There are so many things I feel I “miss out” on living in an apartment; yards, gardens, privacy, bbq’ing… Alas, a part of my spring cleaning goals is not only to actually get some cleaning and organizing done physically, but to do so mentally as well. So I am going to try to save my sanity (and planet a little) and bring those things to my tiny space.
So finally, finally, a project I have been trying to do for months now, I finally did. The luxurious, fantastical, worm “garden” is ready. I wrote a past post on how to make worm bins, but never actually had time to complete a new one for myself until recently. I will be picking up my worms from the Urban Farm at the University of Oregon tomorrow, and I am gonna put those puppies to work! I have realized that the majority of the “trash” I throw away, is food scraps I do not have a home for. I rarely throw anything else away, except for the occasional used up tube of toothpaste, etc. So I am hoping this significantly cuts down my walks out to the curb. The worms are also much less stinky and much more efficient at creating compost than anyone I could ever build outside my apartment as well. I think it will create just enough soil for my house plants and the few vegetation plants I will have outside. Hopefully those little guys like kale and potatoes though… because it’s going to be a little while before they get a taste of much else.
I also managed to use up a few of my egg cartons this week, sowing some basil, cilantro, dill, mesclun mix, and broccoli. I got these seeds from Seeds of Change, which seems to be a nice enough company (and the only organic seeds they sold at the True Value). My favorite company to buy seeds from is Territorial Seed Company: you know these people love their work and love spreading this great product strictly based on the loving, and sometimes erotic, descriptions of each heirloom vegetable.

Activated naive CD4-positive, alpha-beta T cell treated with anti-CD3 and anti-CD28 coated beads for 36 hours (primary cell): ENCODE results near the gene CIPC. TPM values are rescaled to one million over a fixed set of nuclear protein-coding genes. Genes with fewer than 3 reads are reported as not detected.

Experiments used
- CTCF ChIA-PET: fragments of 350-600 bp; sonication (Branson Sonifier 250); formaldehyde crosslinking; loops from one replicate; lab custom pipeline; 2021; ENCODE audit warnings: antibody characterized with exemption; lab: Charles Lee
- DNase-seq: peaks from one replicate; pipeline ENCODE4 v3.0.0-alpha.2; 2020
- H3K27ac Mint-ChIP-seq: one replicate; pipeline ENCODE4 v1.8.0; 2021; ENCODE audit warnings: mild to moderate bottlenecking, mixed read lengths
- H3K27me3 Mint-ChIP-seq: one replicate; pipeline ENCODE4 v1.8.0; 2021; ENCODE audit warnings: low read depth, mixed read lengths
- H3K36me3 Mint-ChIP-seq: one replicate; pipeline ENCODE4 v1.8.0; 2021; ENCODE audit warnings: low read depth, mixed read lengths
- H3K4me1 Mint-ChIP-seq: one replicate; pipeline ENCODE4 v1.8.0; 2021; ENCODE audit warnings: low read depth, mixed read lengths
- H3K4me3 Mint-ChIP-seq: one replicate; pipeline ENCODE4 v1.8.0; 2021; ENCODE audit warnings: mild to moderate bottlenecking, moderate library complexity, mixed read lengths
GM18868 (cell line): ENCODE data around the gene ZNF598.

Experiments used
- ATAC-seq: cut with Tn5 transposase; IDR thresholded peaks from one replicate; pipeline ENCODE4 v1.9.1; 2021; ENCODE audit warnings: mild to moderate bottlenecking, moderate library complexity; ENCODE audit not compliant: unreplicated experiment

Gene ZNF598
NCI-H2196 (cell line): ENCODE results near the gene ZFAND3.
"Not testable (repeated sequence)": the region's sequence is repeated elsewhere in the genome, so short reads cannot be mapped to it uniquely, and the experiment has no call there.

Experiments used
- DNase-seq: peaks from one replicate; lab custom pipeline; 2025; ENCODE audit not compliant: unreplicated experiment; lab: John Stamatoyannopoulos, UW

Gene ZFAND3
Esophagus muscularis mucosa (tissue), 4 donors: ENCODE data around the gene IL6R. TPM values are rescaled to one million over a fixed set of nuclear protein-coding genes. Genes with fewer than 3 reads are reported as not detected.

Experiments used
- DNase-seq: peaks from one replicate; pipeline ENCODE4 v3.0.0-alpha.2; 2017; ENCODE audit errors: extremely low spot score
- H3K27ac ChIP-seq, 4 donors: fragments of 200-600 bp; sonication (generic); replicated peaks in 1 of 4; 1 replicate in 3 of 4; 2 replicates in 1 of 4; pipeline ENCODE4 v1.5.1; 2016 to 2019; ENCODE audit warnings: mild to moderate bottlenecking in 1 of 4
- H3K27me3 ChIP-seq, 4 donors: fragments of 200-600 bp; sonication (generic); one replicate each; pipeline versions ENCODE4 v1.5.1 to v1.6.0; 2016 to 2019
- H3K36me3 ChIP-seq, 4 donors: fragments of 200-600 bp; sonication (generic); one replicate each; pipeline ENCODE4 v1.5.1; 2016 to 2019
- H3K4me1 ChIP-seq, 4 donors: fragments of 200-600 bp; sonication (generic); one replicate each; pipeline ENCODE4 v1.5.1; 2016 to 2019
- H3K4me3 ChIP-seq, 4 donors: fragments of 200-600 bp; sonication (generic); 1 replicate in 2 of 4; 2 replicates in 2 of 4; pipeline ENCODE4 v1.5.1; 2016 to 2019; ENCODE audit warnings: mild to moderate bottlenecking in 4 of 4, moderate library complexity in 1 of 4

Artful splashes of lilac and cream adorn these elongated, 4-6 inch long, oval-shaped eggplants, making them some of the most beautiful fruit we’ve seen. Not only is Nubia gorgeous in the garden, it’s an excellent choice for the grill or fried. Its mellow, refined flavor pairs perfectly with a blend of ricotta, mozzarella, and parmesan cheeses,topped with tomato sauce. Delicious!
Princely refinement defines this outstanding, juicy, round tomato with its warm, rich colors and robust, full-bodied flavor. Originally introduced in Russia, this indeterminate plant performs quite well in cooler regions. Medium-sized fruit reach approximately 2 inches across with mahogany skin, green shoulders and florid, green and red striped flesh.
This company definitely focuses on keeping all vegetable varieties alive and thriving (instead of the typical beefsteak tomato and iceberg lettuce Americans “love”). Let me put it this way, there are 9 pages of tomato varieties and even 5 pages of beans in their catalog: venture, jade, renegade, royal burgundy, carson, soleil, capitano, painted lady… the list goes on.
I have Purple Haze carrots, Purple Top White Globe turnips, and Red Meat radishes from Territorial that I will be putting in the ground in the upcoming months. Oh yeah, I also made a little “DIY watering can.” Pretty simple: I have a million jars, I need one watering can, I used one of the jars and made it into a watering can by poking holes in the lid. Simple and effective!
The last “project” that I have been working on is growing mushrooms. This is something I absolutely recommend and is so easy! I bought, essentially, a hay bale wrapped in plastic with spores. It cost me about 11 dollars from the farmers market and I have gotten well over 2 pounds of white elm mushrooms from it already. All I have to do is spritz it with water in the morning and before bed and boom! mushrooms! There are other options for growing mushrooms too, which include “plugs”. Basically they are mushrooms spore plugs that you stick into holes in stumps. Just drill holes in a stump in your yard (or on your patio) insert the plugs, and wait. Cheaper and so much more fresh! Gotta love that.
The spring cleaning continues…. next up, DIY cleaning products.